—School Library Journal
George’s plight will be familiar to kids dealing with exasperating brothers and sisters or a budding sense of introversion, and his isolationist escapism is treated both gently and enthusiastically. Zuppardi’s untidy illustrations in acrylic and pencil are kid-inspired with their scratchy, repeated outlines and thick, unevenly applied coloration; cardboard is used in the presentation of George’s imagined worlds in Nowhere, giving the pictures a rough, three-dimensional whimsy and providing a clever nod to the box itself. George—whose red striped shirt and boxy imagination are reminiscent of Watterson’s Calvin of Calvin and Hobbes in iconicity if not in nature—and his brothers are little more than glorified stick figures with huge heads, yet just a few facial details allows them to be strikingly expressive. Bound to appeal to a wide range of kids because of its celebration of both collaborative and solitary play, this could be used in a storytime about siblings or imagination...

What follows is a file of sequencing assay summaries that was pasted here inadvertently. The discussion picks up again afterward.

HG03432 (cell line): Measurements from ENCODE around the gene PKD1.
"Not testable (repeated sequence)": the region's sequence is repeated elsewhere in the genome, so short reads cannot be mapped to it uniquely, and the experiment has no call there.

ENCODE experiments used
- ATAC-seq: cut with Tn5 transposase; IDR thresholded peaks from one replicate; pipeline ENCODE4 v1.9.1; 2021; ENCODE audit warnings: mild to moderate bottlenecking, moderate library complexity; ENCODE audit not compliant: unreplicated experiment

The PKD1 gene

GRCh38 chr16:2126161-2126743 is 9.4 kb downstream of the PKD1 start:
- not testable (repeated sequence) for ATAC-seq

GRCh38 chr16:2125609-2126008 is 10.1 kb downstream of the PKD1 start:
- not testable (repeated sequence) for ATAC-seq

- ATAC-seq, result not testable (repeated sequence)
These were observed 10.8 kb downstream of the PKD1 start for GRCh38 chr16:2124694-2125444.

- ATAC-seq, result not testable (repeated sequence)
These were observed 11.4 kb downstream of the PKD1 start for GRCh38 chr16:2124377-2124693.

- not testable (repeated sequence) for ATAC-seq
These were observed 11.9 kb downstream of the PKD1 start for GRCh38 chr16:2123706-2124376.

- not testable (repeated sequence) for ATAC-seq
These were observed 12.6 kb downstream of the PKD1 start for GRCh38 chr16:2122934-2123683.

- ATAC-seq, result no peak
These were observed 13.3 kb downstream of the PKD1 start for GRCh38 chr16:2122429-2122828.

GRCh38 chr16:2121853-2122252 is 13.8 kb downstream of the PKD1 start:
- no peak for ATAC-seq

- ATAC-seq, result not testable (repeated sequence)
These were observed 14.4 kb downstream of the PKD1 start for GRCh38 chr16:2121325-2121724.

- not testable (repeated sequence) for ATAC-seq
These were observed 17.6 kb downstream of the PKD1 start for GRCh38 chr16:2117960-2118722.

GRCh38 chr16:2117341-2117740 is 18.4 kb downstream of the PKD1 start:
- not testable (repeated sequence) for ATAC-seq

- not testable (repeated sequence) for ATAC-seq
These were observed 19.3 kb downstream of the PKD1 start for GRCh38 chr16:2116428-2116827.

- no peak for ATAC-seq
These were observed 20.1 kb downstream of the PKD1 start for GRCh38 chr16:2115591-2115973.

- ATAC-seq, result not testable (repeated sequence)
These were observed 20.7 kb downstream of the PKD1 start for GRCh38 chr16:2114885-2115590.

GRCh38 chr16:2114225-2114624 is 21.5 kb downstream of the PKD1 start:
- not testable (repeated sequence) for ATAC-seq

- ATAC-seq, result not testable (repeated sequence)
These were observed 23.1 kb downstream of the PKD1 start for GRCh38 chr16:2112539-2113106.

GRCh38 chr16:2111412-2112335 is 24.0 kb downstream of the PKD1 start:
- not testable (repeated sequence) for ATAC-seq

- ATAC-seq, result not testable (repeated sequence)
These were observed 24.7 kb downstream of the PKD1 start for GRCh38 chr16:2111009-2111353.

—Bulletin of the Center for Children's Books
Making his picture book debut, Zuppardi, whose exuberantly scrawled pencil line and variegated palette is reminiscent of David Shannon, finds a rich source of inspiration in cardboard, painting and manipulating it to create George’s pretend adventures.
Though Nowhere starts as vast blank space, once George overturns his box, out tumble beautifully animated, page-filling illustrations made out of painted and torn cardboard. ... Zuppardi’s expressive and playful illustrations are a delight to behold.
[A]n invigorating tribute to the power of a child’s imagination. ... Zuppardi’s loose, energetic lines and primarily full-bleed spreads bring us George’s highs and lows — his manic glee in escaping his siblings and, when the book opens, his despair at their intrusions. There’s a certain level of hyperbole at work here that is very funny.